Where is it obvious that Ready To Wear clothes don’t fit you well ?
Where does the fabric strain ?
Where does the fabric sag ?

If RTW doesn’t fit you well in that way, then sewing patterns are not likely to either. Because both are designed for an ‘average’ shape person.

It is possible to have beautifully fitting clothes when you make your own clothes. But you do need to alter the pattern to do that fitting.

3 main sections in this post :
– common fit challenges,
– methods of fitting commercial patterns,
– note on making your own patterns from a well fitting starter block.

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Fit challenges

Here are the most common differences from average you may need to allow for.
If your waist isn’t obvious, take it as an inch/ 2-3 cm above your belly button.

tall – petite

broad – narrow shoulders
square – sloping shoulders
forward shoulders
high round back

long – short arms
sleeves tight – baggy

forward neck
gaping neckline

long – short from shoulder to waist
underarm not half way between shoulders and waist

full – small bust
bust point high – low, wider apart – closer together
wide back

large – small waist

sway (hollow) back
high hip shelf
wide – narrow hips

long – short between waist and crotch
fuller – flatter seat or tummy
deeper – shallower from front to back at bottom of torso

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Which of these has a big effect on the look and comfort of your clothes ?
Change your patterns to fit and you’ll be the only person who knows about them !

How many special body features have you got !
Put them in order of importance.
Work on them in turn.
You may find when you’ve dealt with the biggest issues, some of the others disappear.
You may find you have to return to some issues, as later changes affect earlier ones.

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Fitting commercial patterns

Fit is a huge topic. And there are many fitting methods. People have strong preferences. Here are some to try.

I suggest Nancy Zieman Pattern Fitting with confidence for fitting beginners. Clear and simple for the ‘pivot and slide’ method, with many diagrams. (You do have to redraw the pattern. Get used to the idea that a pattern is just a starting point !)

Though that book is not complete. ‘Pivot and slide’ works well for many fit changes, but not for bust or crotch. For these, you need to ‘slash and spread’ the pattern to get the added fabric where it’s needed. Here’s some starter guidance :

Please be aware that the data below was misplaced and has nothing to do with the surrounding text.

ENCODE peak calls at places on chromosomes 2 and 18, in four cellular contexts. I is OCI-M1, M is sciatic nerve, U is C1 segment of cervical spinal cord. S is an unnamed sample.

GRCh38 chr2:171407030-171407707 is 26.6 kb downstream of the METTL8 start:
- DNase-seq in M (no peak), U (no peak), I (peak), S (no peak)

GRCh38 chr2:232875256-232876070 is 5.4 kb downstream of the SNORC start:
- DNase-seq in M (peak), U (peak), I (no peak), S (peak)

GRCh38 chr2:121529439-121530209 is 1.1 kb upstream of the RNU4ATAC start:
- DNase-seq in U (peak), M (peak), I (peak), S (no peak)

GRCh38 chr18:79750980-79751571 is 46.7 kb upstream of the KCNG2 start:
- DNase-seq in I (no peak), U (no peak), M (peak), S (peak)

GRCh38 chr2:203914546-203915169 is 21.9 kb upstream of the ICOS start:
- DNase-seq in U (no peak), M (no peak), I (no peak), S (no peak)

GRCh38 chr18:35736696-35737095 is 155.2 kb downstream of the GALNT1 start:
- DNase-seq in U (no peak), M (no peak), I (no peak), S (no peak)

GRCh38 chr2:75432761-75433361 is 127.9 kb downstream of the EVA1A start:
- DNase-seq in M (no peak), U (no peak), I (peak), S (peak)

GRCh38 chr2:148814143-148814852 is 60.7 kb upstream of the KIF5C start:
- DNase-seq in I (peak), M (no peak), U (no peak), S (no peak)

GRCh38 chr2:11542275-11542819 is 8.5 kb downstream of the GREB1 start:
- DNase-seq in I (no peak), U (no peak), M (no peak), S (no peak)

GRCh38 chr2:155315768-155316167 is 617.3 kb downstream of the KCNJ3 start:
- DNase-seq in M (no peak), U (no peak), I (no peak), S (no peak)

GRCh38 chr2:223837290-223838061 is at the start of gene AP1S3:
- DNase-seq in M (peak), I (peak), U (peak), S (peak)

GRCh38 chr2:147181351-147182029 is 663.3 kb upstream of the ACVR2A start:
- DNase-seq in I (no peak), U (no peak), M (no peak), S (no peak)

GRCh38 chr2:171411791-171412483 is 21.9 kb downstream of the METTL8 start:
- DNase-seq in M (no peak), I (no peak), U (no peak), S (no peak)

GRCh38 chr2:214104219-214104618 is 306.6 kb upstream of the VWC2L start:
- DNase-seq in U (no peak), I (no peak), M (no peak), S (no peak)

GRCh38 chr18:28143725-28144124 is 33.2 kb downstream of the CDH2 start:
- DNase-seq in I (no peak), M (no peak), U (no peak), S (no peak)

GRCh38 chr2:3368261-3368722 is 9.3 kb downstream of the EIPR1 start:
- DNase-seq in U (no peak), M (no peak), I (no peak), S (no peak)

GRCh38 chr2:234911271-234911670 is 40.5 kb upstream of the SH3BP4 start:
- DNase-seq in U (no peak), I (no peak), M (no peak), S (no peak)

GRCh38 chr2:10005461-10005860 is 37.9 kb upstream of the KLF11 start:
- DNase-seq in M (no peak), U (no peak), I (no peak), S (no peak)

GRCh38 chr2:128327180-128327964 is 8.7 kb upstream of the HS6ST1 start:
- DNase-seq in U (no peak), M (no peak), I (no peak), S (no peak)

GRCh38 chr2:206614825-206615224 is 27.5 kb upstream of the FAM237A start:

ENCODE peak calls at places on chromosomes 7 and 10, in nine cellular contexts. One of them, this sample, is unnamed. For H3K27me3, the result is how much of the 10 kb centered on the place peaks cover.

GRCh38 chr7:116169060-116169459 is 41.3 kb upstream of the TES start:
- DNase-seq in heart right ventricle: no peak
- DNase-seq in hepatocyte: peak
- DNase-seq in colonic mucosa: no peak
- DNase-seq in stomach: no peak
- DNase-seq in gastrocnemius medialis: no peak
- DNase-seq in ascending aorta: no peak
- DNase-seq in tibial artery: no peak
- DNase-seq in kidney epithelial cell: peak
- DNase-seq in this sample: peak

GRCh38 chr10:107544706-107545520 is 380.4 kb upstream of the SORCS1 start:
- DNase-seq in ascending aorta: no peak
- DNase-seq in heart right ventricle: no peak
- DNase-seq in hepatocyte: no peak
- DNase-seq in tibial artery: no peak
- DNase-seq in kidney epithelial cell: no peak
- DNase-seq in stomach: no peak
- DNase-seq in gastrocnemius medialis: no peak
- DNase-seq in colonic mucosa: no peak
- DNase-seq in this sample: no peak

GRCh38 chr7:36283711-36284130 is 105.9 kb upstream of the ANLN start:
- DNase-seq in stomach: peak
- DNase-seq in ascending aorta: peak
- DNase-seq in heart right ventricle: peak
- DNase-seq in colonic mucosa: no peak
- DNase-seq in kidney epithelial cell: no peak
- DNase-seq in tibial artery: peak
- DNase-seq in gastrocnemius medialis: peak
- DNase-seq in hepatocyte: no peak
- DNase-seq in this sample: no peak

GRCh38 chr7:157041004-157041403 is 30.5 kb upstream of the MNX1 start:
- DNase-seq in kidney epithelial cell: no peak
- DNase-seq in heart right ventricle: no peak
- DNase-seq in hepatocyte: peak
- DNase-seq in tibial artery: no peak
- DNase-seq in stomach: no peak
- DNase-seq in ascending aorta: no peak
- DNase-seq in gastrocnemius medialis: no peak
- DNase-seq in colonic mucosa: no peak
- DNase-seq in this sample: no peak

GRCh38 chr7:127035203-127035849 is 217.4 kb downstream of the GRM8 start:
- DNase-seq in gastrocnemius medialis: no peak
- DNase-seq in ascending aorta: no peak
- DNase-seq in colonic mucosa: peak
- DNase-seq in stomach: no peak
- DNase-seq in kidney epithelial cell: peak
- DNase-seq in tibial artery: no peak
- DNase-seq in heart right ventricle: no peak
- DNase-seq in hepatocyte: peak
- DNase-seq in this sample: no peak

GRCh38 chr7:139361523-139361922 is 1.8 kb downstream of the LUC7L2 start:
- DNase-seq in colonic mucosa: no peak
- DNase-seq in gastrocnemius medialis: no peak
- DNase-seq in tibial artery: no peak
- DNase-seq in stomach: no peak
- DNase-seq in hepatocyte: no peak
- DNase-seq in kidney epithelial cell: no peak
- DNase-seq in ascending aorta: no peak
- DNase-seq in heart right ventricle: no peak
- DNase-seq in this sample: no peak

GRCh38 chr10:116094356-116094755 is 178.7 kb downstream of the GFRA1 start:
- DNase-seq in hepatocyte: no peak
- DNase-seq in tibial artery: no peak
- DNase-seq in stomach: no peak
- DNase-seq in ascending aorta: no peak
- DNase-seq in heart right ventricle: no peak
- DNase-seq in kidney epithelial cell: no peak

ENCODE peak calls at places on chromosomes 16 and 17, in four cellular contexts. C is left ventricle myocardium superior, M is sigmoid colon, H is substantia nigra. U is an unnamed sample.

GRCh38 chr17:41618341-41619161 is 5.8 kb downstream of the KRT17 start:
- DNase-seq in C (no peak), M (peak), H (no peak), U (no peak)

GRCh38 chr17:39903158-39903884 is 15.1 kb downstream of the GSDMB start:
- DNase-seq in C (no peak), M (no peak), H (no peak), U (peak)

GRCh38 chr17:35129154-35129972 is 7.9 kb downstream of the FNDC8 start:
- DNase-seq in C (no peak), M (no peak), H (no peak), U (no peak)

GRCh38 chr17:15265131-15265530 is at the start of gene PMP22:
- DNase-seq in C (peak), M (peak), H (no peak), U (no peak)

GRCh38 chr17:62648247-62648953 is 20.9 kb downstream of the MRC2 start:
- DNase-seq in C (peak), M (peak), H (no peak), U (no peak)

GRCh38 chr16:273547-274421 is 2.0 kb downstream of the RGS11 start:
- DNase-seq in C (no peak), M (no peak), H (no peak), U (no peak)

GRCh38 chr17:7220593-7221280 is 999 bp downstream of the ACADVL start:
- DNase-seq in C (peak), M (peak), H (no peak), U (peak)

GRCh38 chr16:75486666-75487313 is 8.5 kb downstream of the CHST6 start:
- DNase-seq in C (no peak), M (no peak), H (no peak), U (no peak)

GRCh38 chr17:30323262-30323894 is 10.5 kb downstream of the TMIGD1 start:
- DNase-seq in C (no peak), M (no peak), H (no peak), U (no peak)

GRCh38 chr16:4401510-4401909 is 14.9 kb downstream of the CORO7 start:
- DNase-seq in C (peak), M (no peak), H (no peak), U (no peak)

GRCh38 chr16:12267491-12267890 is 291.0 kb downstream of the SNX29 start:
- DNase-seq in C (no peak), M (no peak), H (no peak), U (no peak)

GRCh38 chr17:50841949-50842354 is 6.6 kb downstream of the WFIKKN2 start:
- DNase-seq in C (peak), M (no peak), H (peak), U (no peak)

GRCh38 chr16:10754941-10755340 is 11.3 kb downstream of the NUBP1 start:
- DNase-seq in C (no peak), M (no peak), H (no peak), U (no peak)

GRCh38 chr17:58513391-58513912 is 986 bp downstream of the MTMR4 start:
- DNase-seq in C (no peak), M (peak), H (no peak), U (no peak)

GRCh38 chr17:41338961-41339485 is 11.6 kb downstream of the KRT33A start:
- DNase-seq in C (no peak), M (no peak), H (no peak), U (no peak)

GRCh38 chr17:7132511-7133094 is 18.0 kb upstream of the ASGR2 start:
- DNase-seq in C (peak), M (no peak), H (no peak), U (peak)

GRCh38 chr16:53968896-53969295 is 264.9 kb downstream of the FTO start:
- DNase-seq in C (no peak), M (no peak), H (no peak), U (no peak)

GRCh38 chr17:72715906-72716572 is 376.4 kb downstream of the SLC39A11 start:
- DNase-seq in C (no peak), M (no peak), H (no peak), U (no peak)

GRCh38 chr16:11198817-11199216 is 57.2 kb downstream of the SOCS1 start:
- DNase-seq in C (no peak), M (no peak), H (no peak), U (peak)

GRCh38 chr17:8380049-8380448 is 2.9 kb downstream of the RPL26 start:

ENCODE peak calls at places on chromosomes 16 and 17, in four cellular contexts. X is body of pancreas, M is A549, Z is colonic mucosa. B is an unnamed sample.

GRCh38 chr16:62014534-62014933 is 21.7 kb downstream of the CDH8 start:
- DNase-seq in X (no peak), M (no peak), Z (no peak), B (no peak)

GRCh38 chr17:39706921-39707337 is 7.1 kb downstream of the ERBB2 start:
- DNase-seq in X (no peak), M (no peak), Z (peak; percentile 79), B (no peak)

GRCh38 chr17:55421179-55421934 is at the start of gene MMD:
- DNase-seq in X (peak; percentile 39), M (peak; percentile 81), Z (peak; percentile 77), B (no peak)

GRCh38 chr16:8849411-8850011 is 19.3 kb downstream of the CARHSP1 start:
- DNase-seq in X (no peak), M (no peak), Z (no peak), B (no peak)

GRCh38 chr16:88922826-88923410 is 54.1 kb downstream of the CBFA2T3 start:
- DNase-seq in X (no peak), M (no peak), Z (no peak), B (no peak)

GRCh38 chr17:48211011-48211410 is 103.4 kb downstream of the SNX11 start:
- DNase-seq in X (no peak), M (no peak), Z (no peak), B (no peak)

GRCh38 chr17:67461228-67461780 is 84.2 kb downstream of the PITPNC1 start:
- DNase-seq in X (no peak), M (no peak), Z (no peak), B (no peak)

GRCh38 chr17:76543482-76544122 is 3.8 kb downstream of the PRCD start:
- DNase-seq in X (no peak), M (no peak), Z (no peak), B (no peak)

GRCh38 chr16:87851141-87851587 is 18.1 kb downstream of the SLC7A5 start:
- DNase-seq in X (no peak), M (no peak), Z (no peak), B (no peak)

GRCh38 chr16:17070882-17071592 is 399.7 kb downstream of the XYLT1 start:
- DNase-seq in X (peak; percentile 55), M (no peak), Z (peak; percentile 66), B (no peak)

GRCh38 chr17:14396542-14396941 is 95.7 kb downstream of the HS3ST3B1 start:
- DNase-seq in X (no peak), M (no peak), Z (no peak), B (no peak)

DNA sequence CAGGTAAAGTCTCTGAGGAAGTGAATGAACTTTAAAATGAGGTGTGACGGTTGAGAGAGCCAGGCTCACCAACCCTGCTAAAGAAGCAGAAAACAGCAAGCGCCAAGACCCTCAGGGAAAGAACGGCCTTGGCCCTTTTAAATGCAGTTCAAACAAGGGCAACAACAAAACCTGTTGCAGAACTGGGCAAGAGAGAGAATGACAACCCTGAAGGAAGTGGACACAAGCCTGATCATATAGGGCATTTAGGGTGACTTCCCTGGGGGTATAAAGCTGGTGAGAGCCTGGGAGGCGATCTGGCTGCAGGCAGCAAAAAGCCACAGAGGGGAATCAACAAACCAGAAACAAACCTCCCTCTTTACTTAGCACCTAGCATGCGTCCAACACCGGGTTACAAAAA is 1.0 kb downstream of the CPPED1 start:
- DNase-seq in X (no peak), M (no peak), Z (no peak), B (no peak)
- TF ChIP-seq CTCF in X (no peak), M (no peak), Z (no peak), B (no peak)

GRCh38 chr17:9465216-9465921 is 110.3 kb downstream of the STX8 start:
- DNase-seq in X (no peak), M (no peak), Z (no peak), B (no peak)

– Full bust adjustment. Adding fabric across and up-down the front needs bigger darts and changed armhole shape. A good FBA adds fabric while keeping the same length stitching lines. See this Sewingplums post Note on the FBA. Links at the end of that post to pattern lines which include different cup sizes.

– Large rear or tummy or thighs, or deep torso. Added fabric wedges do change stitching line lengths, and alter pant crotch shape. See this Sewingplums post on Fabric wedges below the waist.

Still unsatisfied after you’ve made these common fit adjustments ?
Have a look at the fitting ‘bible’ Fitting and Pattern Alteration by Liechty and Co., which includes 88 body shape features.

Or try ‘reading the wrinkles’. You don’t need to know the name of your difference from average, or how big the difference is. You make a test garment and move the fabric around until the strains and sags disappear. Try Sarah Veblen’s Complete Photo Guide to Perfect Fitting. She also has on-line classes at Pattern Review and Taunton Workshops.

I haven’t mentioned the ’tissue fitting’ method. It’s almost impossible to do without help. Even with expert help the result is only good with a limited range of styles, as paper and half garments don’t behave in the same way as fabric and complete garments.

Making a trial garment to get the fit and proportions right may seem like a lot of unnecessary work. The early stages of exploring fitting methods and finding what works for you can be very dispiriting. But the more you come to value quality, the more you’ll learn that this extra work has huge pay-offs in how good your clothes look.

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Personal pattern making blocks

There are two very different stages to the formal method of making your own patterns :
– getting well fitting basic pattern blocks/ slopers,
– altering these to make other styles.
If the starter blocks fit well, then the styles made from them will fit well too. Hurrah !
There’s another huge world of guidance about these. Personal pattern block drafting methods, and pattern making software, deal with about half the fit challenges listed above, about quarter of the challenges covered by Liechty & Co, also above.
So they may not solve your fitting problems without some adjustment using the methods in the previous section. But it is worth doing the fitting work to get good personal blocks, for several reasons :
– if you want to do your own designing.
– so you know what fits you well, to use when changing the fit of commercial patterns.
Several posts on this approach at Sewingplums.

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It’s unlikely you’ll get your fit all right in one step.
Many people find getting a good fit is quite a lengthy process.

So remember that each little step makes your clothes fit better than Ready To Wear. 😀

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